Has motherhood changed you or influence your choice of films?
Motherhood obviously does change you because there is a different kind of passion, a different kind of love that you feel after you become a mother and you can translate that into your work. When my father passed away, I truly understood what sadness is. Or what missing somebody in your life is, a vacuum can be by one of your parents not being there. When I have performed those scenes in earlier films, it was probably just an aspect of my performance which I thought, hypothetically, what is it to miss a parent. I just interpreted it in the way I thought it would be. But when it actually happens to you, how it hits you, what that sadness is, you can really feel it when it happens to you. I’ve been pregnant and had babies in so many of my films, but I can never begin to explain how different it is when you actually go through the process.
You started your career at 16. What kind of hichkis or hurdles you faced?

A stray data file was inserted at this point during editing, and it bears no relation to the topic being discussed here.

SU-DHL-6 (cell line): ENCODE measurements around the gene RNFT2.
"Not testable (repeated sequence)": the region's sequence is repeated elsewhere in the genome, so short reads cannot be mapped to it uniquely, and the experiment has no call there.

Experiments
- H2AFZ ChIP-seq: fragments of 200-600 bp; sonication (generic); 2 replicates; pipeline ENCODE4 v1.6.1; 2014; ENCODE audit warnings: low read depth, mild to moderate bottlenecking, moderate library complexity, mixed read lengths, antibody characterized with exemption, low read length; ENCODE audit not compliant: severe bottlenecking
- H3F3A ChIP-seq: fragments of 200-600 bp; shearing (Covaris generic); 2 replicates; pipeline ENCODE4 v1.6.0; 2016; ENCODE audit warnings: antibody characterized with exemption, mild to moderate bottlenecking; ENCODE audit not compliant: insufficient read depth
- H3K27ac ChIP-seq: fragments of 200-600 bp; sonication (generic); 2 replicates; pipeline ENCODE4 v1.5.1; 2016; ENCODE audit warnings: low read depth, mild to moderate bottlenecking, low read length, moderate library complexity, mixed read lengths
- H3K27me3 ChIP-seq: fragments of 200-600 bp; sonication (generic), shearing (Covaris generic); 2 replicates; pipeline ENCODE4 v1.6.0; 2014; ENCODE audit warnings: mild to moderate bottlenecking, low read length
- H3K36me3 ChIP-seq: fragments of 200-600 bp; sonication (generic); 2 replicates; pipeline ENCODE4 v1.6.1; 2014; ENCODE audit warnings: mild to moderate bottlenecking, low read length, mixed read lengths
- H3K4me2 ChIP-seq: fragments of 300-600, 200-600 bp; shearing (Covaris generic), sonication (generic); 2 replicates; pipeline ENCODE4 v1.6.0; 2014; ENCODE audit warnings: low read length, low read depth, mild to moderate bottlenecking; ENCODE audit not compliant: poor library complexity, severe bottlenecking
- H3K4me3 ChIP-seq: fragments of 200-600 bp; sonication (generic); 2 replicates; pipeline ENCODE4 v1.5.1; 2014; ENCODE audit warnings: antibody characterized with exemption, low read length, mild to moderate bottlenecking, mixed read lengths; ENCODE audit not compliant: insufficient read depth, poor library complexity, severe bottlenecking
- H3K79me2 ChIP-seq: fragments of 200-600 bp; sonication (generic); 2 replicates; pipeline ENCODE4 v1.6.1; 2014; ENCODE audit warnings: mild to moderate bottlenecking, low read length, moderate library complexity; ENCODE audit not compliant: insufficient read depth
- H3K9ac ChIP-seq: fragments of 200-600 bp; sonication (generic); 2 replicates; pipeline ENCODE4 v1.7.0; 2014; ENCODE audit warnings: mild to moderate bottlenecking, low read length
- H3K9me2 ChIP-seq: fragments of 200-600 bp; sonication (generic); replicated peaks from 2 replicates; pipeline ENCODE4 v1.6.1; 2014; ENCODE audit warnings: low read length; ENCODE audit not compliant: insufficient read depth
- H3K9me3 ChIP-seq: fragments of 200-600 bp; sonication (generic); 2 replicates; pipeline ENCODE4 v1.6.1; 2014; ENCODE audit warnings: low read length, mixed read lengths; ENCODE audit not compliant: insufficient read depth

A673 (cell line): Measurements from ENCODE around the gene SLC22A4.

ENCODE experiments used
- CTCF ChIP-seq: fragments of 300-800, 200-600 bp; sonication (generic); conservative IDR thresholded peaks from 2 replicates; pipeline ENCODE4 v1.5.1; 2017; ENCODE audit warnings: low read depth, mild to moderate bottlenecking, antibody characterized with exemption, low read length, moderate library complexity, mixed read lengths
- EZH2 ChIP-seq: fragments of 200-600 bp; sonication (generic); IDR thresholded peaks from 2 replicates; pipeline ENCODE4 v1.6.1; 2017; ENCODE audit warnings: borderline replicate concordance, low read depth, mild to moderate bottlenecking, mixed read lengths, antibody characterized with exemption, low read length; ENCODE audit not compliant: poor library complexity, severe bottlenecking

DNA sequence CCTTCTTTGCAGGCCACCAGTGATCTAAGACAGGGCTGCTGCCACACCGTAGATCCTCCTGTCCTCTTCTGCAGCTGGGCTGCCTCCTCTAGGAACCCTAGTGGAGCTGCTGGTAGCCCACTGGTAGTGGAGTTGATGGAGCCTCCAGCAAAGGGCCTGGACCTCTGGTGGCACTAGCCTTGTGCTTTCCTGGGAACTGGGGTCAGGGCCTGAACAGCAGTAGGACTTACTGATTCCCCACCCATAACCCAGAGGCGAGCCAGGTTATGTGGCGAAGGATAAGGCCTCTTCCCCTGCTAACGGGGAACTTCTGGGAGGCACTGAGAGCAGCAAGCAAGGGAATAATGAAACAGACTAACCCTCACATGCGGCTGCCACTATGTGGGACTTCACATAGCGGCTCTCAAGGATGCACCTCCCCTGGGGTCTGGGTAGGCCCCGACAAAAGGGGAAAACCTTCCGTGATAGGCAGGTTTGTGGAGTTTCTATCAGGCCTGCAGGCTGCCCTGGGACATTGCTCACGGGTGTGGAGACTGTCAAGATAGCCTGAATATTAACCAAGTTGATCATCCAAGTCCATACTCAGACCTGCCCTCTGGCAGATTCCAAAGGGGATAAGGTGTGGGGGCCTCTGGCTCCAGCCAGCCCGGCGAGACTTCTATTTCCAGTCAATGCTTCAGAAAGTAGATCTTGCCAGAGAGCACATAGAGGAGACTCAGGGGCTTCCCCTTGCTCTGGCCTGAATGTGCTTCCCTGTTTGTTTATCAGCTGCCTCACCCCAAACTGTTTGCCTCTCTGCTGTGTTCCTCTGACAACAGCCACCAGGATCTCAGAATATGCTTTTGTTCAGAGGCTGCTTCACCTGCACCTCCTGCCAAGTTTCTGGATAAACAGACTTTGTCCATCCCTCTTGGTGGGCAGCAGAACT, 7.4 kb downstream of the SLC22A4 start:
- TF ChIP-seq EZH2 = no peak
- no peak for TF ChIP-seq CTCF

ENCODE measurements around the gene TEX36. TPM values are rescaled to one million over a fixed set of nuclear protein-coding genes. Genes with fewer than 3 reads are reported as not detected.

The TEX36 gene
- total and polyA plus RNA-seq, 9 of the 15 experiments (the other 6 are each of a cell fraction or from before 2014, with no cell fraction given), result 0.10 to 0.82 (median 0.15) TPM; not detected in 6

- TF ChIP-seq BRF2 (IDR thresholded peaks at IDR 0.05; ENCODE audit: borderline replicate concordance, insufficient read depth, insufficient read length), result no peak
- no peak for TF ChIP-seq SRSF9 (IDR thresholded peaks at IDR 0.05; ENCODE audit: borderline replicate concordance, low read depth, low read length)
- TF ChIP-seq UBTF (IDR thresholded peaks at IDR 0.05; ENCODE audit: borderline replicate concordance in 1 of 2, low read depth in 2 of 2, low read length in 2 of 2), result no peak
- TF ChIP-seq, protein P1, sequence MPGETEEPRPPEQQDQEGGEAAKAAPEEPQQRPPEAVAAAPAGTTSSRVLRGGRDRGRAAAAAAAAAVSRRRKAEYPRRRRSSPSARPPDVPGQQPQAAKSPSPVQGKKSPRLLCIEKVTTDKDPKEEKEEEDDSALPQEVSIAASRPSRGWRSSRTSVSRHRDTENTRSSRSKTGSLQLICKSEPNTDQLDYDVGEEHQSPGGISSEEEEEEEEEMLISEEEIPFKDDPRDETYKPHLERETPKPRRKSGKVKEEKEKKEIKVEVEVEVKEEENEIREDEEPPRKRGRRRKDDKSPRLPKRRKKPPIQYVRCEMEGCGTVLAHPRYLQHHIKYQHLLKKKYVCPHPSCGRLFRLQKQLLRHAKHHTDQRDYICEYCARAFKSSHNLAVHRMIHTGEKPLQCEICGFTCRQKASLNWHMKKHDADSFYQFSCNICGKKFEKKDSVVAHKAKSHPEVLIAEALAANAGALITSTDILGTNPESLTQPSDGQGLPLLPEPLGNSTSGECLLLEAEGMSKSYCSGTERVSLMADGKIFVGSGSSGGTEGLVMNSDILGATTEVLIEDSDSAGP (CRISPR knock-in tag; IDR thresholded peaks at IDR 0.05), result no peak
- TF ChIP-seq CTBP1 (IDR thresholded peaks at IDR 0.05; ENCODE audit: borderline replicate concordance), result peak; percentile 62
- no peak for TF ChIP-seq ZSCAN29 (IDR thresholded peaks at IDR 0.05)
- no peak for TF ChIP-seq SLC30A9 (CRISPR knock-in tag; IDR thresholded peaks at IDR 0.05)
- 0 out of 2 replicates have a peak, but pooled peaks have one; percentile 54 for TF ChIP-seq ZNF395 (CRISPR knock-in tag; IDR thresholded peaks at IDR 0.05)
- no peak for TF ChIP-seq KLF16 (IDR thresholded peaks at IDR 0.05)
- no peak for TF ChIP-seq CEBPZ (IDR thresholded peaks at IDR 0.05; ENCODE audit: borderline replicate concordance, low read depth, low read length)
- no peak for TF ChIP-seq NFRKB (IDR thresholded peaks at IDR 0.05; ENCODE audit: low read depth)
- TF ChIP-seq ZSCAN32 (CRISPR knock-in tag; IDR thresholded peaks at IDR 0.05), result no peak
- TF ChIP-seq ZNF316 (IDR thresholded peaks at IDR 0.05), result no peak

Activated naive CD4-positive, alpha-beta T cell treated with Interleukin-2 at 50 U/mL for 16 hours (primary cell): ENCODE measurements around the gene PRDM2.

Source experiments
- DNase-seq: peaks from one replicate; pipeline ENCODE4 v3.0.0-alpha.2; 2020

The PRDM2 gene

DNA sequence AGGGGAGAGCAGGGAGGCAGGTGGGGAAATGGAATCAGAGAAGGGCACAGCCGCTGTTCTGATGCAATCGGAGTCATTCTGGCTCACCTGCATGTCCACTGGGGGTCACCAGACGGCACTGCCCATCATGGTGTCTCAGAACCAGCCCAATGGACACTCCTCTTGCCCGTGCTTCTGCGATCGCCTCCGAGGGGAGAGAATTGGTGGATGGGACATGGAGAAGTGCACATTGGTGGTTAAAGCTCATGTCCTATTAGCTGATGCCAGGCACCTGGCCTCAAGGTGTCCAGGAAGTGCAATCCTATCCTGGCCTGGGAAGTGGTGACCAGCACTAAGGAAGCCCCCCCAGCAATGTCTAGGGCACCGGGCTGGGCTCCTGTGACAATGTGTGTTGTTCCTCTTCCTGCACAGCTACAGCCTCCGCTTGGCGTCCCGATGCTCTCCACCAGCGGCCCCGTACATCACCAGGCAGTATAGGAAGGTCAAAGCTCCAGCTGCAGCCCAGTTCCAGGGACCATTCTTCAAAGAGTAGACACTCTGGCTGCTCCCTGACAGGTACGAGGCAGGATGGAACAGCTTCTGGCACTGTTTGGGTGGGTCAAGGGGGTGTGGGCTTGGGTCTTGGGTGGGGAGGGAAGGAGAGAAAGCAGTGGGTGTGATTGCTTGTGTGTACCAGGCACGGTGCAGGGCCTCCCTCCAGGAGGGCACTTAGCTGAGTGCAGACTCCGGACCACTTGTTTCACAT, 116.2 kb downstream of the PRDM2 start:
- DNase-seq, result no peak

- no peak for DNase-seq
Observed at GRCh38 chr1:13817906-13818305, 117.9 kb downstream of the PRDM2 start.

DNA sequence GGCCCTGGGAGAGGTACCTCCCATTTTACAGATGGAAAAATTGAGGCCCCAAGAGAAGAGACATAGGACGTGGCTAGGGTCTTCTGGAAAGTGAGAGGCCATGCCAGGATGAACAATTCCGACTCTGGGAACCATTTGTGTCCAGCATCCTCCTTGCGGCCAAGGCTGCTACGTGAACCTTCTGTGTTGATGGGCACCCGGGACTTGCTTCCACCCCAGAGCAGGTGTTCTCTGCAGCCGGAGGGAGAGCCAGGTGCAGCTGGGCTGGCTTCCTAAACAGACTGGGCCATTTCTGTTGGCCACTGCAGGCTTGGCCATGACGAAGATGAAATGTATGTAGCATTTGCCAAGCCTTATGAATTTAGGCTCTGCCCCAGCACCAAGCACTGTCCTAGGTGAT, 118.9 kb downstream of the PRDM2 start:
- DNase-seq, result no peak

Obviously, my height, my voice, those were the things.. but luckily, I had Aamir (Khan) opposite me. Then when I worked with Abhishek (Bachchan) the height became a thing but then it became very nice that I was short. We were being compared to his parents (Amitabh-Jaya Bachchan) being in films. So it kind of worked. If I had come in an era only where there were tall heroes, then it would have become a problem. I came in era where we had Salman, Shah Rukh and Aamir and I looked pretty good with them, considering that I don’t have that much of height. Voice was a huge issue. During Ghulam, Aamir, Mukeshji (Bhatt) and Vikram Bhatt felt that my voice was not as thin as of the heroines of that time. Heroines had quite a shrill voice at that point. So, they dubbed my voice because they didn’t think my voice suited. Then when Kuch Kuch Hota Hai happened, I remember Karan (Johar) coming up to me, it was his first film, he showed lot of grace and asked me, ‘Rani, why is your voice being dubbed in Ghulam?’. I said that may be they didn’t think my voice was not correct for the film or character. So, he asked me, ‘did you dub for your first film (Raja Ki Aayegi Baraat)? I said yes and he said ‘Kuch Kuch Hota Hai you will dub’. I said okay. I remember Aamir calling me after seeing Kuch Kuch Hota Hai and saying, ‘Babes, I made a mistake, ya, your voice is really good. We should have dubbed it in Ghulam’. So in life, these things happen but sometimes you have to believe in yourself, other people have to have belief. Today, my voice has become my identity. With my height, I’ve crossed the hurdle, because you need to be tall with your achievement and not by your physical height. That is something I have worked towards. When you give flops, people will write you off. People will say ‘you are finished, you are over’. In my career of 22 years, I’ve been written off many times, but it’s the audience which has always wanted me back. It’s the love which my audiences have for me which has kept me going. So in spite of people writing me off or considering that I am over, I have always bounced back with a sweet, sensitive film and a good performance.